The nozzle section 5 consists of a cylindrical extension of the casing 27 and includes an internal annular wall 33. The annular wall 33 accommodates the outlet body 35 and also includes an orifice 39 through which oxygen can pass. A flow deflector 41 is secured downstream of the body 35 and is held in place by tap bolts 43. The plug 45 is accommodated within the deflecter 41. The ignition area of the flare is within a cylindrical extension 47 in nozzle section 5 which forms a sheltered ignition area which helps to stabilize the flame in high speed air and prevents any possible problems of blowout under a high air speed as well as facilitating high altitude ignition.

To operate the flare, piston 11 is displaced towards the left by pulling upon the actuator 17 and this uncovers the apertures 23. Oxygen 7 then passes through apertures 23, moves the oxygen deflector plug 25 towards the right and then passes along the inside of the casing 27 and around the fuel bag 29. The pressure upon the fuel bag 29 from the pressurized oxygen then forces fuel out through bore 37 ejecting the plug 45. Oxygen also continues out through aperture 39 and mixes with the fuel proximate the flow deflector 41. The fuel ignites automatically. The pressurized oxygen then continues to collapse the fuel bag 29 so forcing more fuel through the bore 37 and providing oxygen to the fuel. When VITON™ is used for the material of the fuel bag, it is found to have good chemical resistance to the pyrophoric fuel, however it tends to be quite rigid at temperatures below -20 C. Aluminum is quite acceptable for the material of a fuel bag as it is both chemically resistant to pyrophoric fuel and does not alter appreciably in rigidity at low temperatures. However, it is difficult to completely empty an aluminum fuel bag by the action of high pressure oxygen as it is too rigid to completely collapse. A fluorosilicon can also be used as the material for the fuel bag and although it is slightly less resistance to attack by pyrophoric fuel it is very flexible to at least -60 C. For a limited shelf life item, fluorosilicon would therefore be the preferred material to use.

To achieve rapid mixing of the pyrophoric fuel and the oxygen, the oxygen flow must be ejected as close as possible to the fuel flow and at an angle to the fuel flow so that good atomization is achieved. For good ignition the diameter of the coaxial oxygen flow should be no more than twice the diameter of the fuel orifice.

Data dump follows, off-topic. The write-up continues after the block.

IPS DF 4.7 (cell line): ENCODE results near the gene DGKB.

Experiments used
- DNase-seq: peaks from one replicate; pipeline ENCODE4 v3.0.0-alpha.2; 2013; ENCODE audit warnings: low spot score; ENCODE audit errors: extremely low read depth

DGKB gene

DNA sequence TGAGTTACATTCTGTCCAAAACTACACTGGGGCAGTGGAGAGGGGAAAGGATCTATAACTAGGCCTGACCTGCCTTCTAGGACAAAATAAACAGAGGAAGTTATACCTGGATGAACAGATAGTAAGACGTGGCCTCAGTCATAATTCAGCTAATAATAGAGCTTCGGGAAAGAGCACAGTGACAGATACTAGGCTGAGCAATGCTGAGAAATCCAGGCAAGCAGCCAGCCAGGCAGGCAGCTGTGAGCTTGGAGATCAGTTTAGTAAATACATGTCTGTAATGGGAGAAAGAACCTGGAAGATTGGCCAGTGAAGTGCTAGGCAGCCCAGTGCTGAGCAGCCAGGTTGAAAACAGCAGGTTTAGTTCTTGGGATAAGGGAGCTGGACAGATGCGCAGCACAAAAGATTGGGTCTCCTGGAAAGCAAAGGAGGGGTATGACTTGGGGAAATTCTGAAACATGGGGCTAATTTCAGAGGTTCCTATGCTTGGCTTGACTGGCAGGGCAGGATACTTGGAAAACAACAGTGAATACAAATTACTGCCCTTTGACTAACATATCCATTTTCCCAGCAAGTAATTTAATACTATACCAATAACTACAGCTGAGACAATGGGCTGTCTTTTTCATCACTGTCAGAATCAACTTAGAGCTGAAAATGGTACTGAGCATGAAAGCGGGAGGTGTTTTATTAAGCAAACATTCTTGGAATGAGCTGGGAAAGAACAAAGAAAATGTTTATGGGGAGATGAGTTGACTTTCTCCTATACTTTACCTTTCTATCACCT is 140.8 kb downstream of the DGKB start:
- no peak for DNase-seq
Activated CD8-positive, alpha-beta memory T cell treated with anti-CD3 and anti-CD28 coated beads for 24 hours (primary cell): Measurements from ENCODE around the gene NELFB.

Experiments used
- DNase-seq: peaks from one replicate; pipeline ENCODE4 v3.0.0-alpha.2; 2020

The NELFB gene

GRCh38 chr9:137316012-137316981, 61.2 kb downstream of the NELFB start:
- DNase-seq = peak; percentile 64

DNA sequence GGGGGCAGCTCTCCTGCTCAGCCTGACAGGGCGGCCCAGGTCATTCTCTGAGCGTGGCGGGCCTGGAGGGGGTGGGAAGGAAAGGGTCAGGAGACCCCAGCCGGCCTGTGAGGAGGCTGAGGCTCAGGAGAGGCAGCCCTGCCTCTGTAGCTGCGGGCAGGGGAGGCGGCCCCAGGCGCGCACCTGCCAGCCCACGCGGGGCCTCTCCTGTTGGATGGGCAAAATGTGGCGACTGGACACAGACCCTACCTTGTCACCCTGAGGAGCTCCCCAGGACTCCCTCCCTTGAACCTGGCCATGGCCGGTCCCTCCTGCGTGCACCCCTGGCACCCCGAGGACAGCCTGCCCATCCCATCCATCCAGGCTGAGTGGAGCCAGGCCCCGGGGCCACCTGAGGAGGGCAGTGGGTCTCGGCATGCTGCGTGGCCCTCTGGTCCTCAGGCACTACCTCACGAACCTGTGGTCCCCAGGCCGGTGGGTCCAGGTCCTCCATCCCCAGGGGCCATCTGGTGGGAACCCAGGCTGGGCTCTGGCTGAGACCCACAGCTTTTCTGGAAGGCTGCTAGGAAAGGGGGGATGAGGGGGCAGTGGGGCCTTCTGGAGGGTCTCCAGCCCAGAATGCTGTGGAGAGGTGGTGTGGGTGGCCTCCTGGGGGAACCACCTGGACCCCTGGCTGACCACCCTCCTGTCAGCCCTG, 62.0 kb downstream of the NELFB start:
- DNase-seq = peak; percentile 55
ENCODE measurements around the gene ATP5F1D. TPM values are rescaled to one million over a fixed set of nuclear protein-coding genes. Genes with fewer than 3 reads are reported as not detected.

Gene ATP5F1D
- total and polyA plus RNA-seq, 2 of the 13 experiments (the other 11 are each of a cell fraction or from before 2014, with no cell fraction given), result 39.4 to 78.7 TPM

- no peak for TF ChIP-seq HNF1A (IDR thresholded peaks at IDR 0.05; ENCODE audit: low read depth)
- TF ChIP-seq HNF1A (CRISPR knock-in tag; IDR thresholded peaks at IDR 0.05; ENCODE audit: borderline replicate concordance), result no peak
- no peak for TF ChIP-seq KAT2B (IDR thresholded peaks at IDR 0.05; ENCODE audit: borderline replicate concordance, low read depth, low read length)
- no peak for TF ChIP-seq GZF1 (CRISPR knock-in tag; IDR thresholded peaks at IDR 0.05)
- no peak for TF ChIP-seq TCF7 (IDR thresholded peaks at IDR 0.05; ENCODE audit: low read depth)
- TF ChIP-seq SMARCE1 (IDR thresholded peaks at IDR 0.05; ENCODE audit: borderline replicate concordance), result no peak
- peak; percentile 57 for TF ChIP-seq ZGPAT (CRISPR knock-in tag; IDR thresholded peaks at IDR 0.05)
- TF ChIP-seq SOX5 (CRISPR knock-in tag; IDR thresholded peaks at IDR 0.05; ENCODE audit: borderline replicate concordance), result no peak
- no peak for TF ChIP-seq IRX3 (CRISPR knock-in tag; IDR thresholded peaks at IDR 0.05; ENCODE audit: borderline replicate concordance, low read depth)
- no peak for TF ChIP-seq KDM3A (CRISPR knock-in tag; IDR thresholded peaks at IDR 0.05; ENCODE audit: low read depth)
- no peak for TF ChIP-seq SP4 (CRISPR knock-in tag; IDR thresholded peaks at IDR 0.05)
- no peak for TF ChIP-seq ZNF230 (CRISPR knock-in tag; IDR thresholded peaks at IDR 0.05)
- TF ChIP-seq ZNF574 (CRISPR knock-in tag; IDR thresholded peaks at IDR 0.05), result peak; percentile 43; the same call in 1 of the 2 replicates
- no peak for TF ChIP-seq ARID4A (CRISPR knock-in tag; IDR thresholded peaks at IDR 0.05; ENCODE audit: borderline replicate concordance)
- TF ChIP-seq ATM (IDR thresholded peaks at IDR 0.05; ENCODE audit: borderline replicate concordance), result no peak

Referring to FIG. 2, there is shown a flare of the same general construction as that shown in FIG. 1 except that the actuator 49 is pushed into the flare to cause ignition. The actuator 49 has a concave front end 51 which is positioned beside a disc 53 of copper or other suitable material which keeps pressured oxygen 55 from the inside of the fuel reservoir section casing 57.

The oxygen reservoir 59 is charged with pressurized oxygen 55 through a valve 61. In order to prevent any damage occurring to the fuel bag 63, a steel pin 65 is positioned so that the sheared copper disc 53 is prevented from impinging upon the fuel bag. A plug 67 of VITON™ or other suitable material is retained within flow deflector 69 so normally closing the bore 71 from the fuel bag 63. A plate 73 is retained against an annular wall 75 of the fuel reservoir section by plug 67. An oxygen aperture 77 is situated through the wall 75 and is normally closed by a cover 73.

During operation of the flare shown in FIG. 2, the actuator 49 is pushed towards the right, the copper disc 53 is displaced out of its fixed position and pressurized oxygen 55 flows through into the fuel reservoir section casing 57. The outside of the fuel bag 63 is placed under pressure and fuel is forced through bore 71, forcing plug 67 out of its retained position and releasing cover 73 which is also ejected. Pressurized oxygen also flows through aperture 77 and mixes with the fuel which spontaneously ignites. The sheltered area from which the flame propagates is of a minimum size in the embodiment of FIG. 2 but has found to be adequate to achieve effective high speed operation at high altitudes.

The radiant intensity/time profile of the pyrophoric flare depends upon the fuel mass, the oxygen pressure and the fuel and oxygen exit aperture or orifice diameters. These perameters are easily adjustable to obtain the desired profile.

It is thus seen that a unique type of pyrophoric IR decoy flare has been disclosed which effectively operates in high speed air and under the extreme operating conditions of high altitude and low temperatures.

Patent Citations
Cited PatentFiling datePublication dateApplicantTitle
US3613583 *May 5, 1969Oct 19, 1971Us Air ForceAltitude-compensated hybrid infrared flares
US4739708 *Feb 13, 1987Apr 26, 1988Her Majesty The Queen In Right Of CanadaHolder for flames of pyrophore-containing fuels in high-speed air
US4979444 *Dec 22, 1989Dec 25, 1990Dynamit Nobel AktiengesellschaftMine, particularly a land mine
Referenced by
Citing PatentFiling datePublication dateApplicantTitle